by Steve Berry
Friday, Apr. 20, 2001 at 4:21 AM
Courts: Defendant drove the car from which three colleagues fired weapons in an off-duty drunken escapade. Prosecutor calls the sentence too lenient.
A former Los Angeles police officer convicted of participating in an off-duty drunken shooting spree in Montebello in 1999 was fined $390 Wednesday and sentenced to three years' probation.
The ruling by Superior Court Judge Craig E. Veals left the prosecutor angry at what he considered a lenient sentence for an unrepentant former officer who engaged in dangerous and serious misconduct.
"He still believes he did nothing wrong," Deputy Dist. Atty. Thomas R. Krag said in arguing that Steven Michael O'Neal be sent to jail for at least six months.
But O'Neal's attorney, Ricardo A. Torres II, said the offense was too minor to warrant jail time. By treating it as a felony, overzealous prosecutors had given in to political pressure to appear tough on misbehaving officers because of the Los Angeles Police Department's Rampart corruption scandal, Torres said.
O'Neal, 31, is the last of four former LAPD officers charged with participating in the intoxicated drive through Montebello after a late-night party July 29, 1999. As O'Neal drove, his three colleagues fired pistols out the window. O'Neal did not shoot, but he let one of the officers get O'Neal's gun out of the glove compartment. No one was hurt.
A jury found O'Neal guilty in February of drunk driving and allowing the officer who used his gun to discharge it. Besides imposing probation and the fine, the judge ordered 200 hours of community service and forbade O'Neal to own a firearm.
Veals rejected Torres' motion to reduce the felony charge to a misdemeanor, which would have cleared the way for O'Neal to resume his career as a police officer. Nevertheless, Veal imposed a sentence that was more lenient than what the other officers received. In explaining his decision, Veals noted that O'Neal did not fire his gun.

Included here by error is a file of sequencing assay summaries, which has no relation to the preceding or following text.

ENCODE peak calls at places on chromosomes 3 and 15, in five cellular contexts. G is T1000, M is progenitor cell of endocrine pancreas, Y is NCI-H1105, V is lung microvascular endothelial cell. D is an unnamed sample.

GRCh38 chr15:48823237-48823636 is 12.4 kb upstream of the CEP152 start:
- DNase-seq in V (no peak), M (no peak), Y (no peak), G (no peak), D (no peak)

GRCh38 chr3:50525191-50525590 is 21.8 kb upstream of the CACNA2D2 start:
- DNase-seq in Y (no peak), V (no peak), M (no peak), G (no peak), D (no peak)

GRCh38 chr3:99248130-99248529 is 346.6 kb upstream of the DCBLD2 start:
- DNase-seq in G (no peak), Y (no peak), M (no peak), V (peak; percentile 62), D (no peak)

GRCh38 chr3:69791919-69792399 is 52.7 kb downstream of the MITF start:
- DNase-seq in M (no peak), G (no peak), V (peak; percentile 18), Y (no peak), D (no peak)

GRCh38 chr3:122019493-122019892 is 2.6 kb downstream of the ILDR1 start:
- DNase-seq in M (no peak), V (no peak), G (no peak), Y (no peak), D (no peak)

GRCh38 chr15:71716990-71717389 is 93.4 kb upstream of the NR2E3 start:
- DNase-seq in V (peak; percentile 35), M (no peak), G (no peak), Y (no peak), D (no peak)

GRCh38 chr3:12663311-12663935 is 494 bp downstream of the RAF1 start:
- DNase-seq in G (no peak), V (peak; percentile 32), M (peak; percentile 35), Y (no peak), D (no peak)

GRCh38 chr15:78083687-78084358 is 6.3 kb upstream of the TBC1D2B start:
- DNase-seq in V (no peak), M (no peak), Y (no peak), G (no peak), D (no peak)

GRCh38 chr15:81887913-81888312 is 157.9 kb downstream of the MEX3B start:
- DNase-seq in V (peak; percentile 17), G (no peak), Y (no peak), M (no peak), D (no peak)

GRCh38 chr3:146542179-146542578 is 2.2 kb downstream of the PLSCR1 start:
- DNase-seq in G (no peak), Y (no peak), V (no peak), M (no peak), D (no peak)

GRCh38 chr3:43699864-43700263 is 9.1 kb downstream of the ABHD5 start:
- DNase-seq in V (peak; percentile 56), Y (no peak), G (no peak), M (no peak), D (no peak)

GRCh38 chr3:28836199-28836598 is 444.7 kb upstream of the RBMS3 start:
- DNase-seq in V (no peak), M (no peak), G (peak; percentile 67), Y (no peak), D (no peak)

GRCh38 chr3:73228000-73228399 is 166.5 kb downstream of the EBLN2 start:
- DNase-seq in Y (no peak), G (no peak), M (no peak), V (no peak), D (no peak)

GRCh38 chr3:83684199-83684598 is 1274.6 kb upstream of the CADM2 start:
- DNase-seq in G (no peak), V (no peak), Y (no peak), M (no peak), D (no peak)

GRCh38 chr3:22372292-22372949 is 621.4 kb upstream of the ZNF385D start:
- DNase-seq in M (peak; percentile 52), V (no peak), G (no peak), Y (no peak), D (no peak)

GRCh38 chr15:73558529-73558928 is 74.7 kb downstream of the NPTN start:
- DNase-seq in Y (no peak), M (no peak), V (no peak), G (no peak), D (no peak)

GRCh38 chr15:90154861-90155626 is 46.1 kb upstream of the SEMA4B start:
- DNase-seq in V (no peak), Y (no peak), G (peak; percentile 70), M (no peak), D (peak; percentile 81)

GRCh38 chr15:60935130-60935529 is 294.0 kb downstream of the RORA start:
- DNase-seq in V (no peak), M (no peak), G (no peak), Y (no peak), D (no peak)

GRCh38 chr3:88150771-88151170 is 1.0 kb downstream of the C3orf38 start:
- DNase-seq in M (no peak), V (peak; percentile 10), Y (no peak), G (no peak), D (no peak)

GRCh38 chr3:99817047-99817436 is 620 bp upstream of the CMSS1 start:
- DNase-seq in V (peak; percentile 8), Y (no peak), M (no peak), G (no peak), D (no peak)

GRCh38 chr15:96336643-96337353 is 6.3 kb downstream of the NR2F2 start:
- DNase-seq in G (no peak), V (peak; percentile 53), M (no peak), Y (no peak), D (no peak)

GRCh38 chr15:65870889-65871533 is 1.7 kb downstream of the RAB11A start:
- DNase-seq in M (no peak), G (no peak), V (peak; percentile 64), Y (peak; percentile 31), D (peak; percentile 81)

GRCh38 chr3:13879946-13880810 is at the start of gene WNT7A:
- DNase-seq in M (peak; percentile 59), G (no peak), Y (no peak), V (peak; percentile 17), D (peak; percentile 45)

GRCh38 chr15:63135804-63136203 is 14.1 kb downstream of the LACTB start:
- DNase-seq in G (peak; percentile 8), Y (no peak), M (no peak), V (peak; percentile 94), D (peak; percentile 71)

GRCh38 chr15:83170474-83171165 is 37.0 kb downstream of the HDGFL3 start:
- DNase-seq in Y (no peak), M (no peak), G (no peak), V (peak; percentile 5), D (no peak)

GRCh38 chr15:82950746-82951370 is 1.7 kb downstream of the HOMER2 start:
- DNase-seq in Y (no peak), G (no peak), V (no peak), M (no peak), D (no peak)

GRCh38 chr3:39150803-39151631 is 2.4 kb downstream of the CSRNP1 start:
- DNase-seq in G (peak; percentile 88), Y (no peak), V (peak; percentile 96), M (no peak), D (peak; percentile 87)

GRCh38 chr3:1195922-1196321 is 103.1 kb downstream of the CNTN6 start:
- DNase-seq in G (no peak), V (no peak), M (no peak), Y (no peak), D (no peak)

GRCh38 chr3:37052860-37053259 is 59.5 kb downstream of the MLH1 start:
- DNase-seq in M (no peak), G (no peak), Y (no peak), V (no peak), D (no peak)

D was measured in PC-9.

The other former officers--Osbaldo Camacho and Cesar Roberto Huezo, both 27, and Christian Nicholas Abdelkerim, 28--were given the same probationary sentence but were fined $1,500 each.
Instead of demanding a trial, as O'Neal did, they pleaded no contest to negligently discharging their firearms, a felony that can bring up to three years' imprisonment.
In an interview Wednesday, Krag denied that charging O'Neal with a felony was politically motivated, calling the accusation preposterous. He said O'Neal's conduct was at least as serious as the other three officers' because he was the driver and could have stopped their behavior.
"This defendant should not get more lenient treatment than the other defendants, who came forward immediately and took their lumps," Krag said.
But Torres said O'Neal should not be treated more harshly just because he wanted a trial. Moreover, he said, the shooting happened too fast for O'Neal to have stopped it.
During the two-minute spree, the officers fired 16 shots, prompting a number of 911 calls to the Montebello Police Department. Police found beer and weapons in the vehicle. O'Neal's blood-alcohol level three hours after the incident was 0.11%; the legal driving limit is 0.08%.